In music, a pentatonic scale is a scale with five notes per octave.
Pentatonic scales are very common, and found all over the world: in the tuning of the Ethiopian krar and the Indonesian gamelan, in the melodies of African-American spirituals and of French composer Claude Debussy.
Do you like BB King? He uses the pentatonic scale. Hell, Eric Johnson, Steve Vai, and practically all of the blues greats use the pentatonic scale at some time or another.
One of the most common pentatonic scales, sometimes called a major pentatonic scale, can be constructed in many ways. A simple construction takes five consecutive pitches from the circle of fifths; starting on C, these are C, G, D, A, and E. Transposing the pitches to fit into one octave rearranges the pitches into the major pentatonic scale: C, D, E, G, A:
A minor version of the pentatonic scale is obtained by using the same notes as in the major pentatonic scale, but starting one step lower to obtain the tonic note; an A minor pentatonic scale is A, C, D, E, G:
The pentatonic blues scale is the minor pentatonic with a lowered fifth.
For those of you who are sick and tired of playing A pentatonic minor at the 5th fret or E pentatonic minor at the 12th fret, here is the tab for these scales covering the entire fretboard.
Take a look below at the (A minor) pentatonic scale.
This is one of the most important scales to learn. Before you do anything else, you need to memorize the fingering pattern below. Led Zeppelin, Jimi Hendrix, Van Halen and just about everyone else have used this scale in some variation or another to play lead guitar.
We will be using this scale for a while to let you become familiar with the guitar fretboard and to build your foundation.
If you want to play a solo, you need to know the minor pentatonic scale. It has a 3b, which makes it a minor scale. And it consists of only 5 tones, that is why it is called penta-tonic (penta = five).
Knowing all of these patterns will greatly enhance your playing and open up new tonal possibilities that you may have never heard before.
The pentatonic scale in one position is like giving the artist only a stick of charcoal to draw with. The charcoal can still draw an amazing and even photorealistic and expressive picture.
The same holds true with playing in all positions of the pentatonic scale in any given key. In short, knowing how to play the pentatonic scale in all 5 positions of any given key can create a more colorful/tonal masterpiece in the hands of a masterful artist.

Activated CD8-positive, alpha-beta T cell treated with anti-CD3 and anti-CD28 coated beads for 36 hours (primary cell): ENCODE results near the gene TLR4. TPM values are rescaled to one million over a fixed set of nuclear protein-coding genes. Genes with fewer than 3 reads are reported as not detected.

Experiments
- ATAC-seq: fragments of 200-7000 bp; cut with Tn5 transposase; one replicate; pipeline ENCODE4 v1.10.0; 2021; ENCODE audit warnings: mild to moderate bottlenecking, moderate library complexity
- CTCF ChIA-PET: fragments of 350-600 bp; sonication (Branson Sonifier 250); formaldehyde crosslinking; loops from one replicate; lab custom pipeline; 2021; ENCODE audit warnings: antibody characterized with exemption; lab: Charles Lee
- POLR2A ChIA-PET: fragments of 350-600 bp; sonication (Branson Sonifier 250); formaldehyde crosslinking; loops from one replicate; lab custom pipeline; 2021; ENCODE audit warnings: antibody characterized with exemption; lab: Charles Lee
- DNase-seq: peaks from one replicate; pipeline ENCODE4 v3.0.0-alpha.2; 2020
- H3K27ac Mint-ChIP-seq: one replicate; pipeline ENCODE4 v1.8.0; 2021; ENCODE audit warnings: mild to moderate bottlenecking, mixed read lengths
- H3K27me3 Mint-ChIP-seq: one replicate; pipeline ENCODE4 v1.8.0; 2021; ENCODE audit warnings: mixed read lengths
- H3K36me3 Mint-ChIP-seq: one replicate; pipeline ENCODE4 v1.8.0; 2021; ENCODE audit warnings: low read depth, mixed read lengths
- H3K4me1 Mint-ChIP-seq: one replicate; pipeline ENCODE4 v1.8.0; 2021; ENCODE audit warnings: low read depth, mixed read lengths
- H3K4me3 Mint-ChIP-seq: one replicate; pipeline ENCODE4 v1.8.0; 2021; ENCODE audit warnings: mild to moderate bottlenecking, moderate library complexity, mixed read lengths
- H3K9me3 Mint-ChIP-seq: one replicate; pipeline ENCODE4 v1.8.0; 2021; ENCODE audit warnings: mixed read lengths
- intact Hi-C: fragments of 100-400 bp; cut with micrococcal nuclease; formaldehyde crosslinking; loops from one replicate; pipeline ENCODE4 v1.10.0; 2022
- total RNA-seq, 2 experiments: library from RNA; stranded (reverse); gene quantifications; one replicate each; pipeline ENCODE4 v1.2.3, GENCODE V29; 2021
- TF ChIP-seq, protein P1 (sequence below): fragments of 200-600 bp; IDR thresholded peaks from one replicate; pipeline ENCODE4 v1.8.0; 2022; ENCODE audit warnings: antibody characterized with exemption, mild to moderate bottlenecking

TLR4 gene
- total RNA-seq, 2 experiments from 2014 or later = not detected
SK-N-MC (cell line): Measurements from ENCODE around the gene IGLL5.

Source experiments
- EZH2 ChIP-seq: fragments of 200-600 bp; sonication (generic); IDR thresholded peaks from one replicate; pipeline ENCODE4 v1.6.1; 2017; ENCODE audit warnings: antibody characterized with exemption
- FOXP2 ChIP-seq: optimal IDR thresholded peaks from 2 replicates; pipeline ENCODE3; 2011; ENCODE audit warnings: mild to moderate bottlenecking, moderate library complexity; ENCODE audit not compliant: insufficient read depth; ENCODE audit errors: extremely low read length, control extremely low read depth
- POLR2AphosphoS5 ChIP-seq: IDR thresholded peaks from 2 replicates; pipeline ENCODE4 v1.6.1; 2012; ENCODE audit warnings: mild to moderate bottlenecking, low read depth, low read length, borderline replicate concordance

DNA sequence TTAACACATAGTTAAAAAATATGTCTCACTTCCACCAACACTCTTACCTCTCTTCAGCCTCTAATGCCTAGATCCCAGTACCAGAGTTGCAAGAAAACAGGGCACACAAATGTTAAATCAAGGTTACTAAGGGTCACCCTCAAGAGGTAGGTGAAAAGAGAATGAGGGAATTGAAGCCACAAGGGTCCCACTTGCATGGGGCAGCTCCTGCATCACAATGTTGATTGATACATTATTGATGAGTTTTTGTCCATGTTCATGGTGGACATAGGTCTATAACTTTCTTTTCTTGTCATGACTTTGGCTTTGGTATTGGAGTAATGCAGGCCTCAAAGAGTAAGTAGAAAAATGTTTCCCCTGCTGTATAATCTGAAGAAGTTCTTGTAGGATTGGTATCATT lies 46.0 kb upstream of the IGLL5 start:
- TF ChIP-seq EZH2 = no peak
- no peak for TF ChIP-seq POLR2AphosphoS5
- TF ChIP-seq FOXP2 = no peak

A Pentatonic minor Pattern 2 (C D E G A)
Now, as you get familiar with these patterns and begin creating your own licks, you’ll need to change your fingering in some spots. Don’t be afraid to experiment.
For example, If you can’t bend the 1st string with your pinky, change your fingering and do the bend with your 3rd finger. Play the way YOU feel is the most comfortable.
Anyway, the pentatonic scale is great. No matter what you play it sounds right, you don’t ever have to worry about hitting a tritone and making your solo suddenly sound out of key. It is totally not a waste of time.
Most non-western music prior to the twentieth century was based off a 5-note scale. It isn’t the major pentatonic scale that you hear now but it was still a 5-note scale. Try listening to some old Chinese music for something that would sound more innovative if applied to western music.
The beauty of the pentatonic scale is that it’s simple to learn and play and easy to improvise with while not making things sound out of key. I personally think it sounds better with well-placed blue notes and other interpretive practices thrown in (like bends, slides, and slurs).
It sounds like you have blues burnout. A lot of mediocre blues guitarists produce nearly identical sounding solos since they don’t put in many (if any) sweet notes to make the music more interesting. Hell, even some of the blues greats played some really boring solos by today’s standards.
With that said, the pentatonics can make some very interesting and unique sounding music but they just need a novel interpretation to make them sing. I’m sure someone will come along with some suggestions of performers who have unique and interesting interpretations of these types of scales.
Most guitarists tend to learn it first (I did) because it’s the easiest scale (less notes) and does truly point out the most “in” notes you can play in any given key. I think it’s more attractive scale, because it is the basics behind working with a dark, minor sound (as opposed to the happy major sound.)
I can’t explain the thrill when I discovered if you add a few notes here and there, you come up with the natural minor scale. I’ve always felt that these 2 scales, like I said, are the most underrated. Simple to learn, but to truly master them is another story.